The “preliminary” final numbers are finally out and the Philippines saw an increase in dengue fever of nearly 65 percent in 2015 compared to the prior year. Through Dec. 31, the archipelago reported 200,415 suspected cases of dengue, including 598 deaths.
This compares with the 121,000 cases seen in 2014.
Officials do note that the final number will change after inclusion of delayed reports.
Dengue is transmitted by the bite of a mosquito infected with one of the four dengue virus serotypes. It is a febrile illness that affects infants, young children and adults with symptoms appearing 3-14 days after the infective bite.
Dengue is not transmitted directly from person-to-person and symptoms range from mild fever, to incapacitating high fever, with severe headache, pain behind the eyes, muscle and joint pain, and rash.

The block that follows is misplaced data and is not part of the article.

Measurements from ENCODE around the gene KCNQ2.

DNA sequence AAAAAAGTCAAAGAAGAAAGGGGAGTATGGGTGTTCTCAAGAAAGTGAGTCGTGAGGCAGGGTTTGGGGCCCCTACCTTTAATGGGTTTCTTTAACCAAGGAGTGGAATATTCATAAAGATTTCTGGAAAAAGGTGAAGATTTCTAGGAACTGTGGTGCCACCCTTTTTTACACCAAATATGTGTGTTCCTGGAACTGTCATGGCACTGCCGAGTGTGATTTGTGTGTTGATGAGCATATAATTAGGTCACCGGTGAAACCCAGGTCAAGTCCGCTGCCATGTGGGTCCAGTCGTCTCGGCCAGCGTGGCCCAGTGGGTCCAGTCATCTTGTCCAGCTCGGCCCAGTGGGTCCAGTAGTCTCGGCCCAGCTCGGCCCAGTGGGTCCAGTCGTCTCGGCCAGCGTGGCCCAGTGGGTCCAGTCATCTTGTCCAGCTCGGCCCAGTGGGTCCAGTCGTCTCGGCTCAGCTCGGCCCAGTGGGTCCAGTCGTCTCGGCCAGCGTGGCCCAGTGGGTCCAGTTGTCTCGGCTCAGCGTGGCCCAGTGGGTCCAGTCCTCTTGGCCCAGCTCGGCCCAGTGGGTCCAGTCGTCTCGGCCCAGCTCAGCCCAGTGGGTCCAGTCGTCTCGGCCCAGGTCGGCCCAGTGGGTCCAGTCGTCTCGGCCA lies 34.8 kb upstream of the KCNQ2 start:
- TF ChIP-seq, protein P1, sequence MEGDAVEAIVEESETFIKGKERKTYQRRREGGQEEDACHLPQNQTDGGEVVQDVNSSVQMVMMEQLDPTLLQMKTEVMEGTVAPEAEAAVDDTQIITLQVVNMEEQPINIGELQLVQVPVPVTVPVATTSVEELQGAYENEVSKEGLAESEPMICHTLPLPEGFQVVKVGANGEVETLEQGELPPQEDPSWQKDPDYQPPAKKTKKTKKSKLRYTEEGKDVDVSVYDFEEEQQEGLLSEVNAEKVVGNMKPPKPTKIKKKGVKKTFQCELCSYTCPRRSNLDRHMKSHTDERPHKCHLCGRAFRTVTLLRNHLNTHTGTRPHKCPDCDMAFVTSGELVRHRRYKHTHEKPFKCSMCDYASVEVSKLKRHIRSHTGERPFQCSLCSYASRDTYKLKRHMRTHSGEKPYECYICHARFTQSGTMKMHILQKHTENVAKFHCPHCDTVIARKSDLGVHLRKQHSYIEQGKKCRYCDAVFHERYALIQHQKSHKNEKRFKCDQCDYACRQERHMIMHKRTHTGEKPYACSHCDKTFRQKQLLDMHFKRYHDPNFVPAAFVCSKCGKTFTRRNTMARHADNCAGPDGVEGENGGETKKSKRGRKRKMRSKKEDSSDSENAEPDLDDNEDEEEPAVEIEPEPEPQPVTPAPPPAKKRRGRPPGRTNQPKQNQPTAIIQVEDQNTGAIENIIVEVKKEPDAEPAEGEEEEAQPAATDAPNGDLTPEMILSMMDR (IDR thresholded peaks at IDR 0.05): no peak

Severe dengue (also known as dengue hemorrhagic fever) is characterized by fever, abdominal pain, persistent vomiting, bleeding and breathing difficulty and is a potentially lethal complication, affecting mainly children.
In the past 50 years, the incidence of dengue worldwide has increased 30-fold, largely as a consequence of the growth of cities and increased travel.
According to a 2013 WHO report between 1955 and 1959, the number of countries reporting cases of dengue increased from three to eight; in 2012, the geographical distribution of dengue included more than 125 countries.
The World Health Organization (WHO) estimates there may be 50–100 million dengue infections worldwide every year. However,there was 2013 research from the University of Oxford and the Wellcome Trust, using cartographic approaches, estimate there to be 390 million dengue infections per year worldwide.
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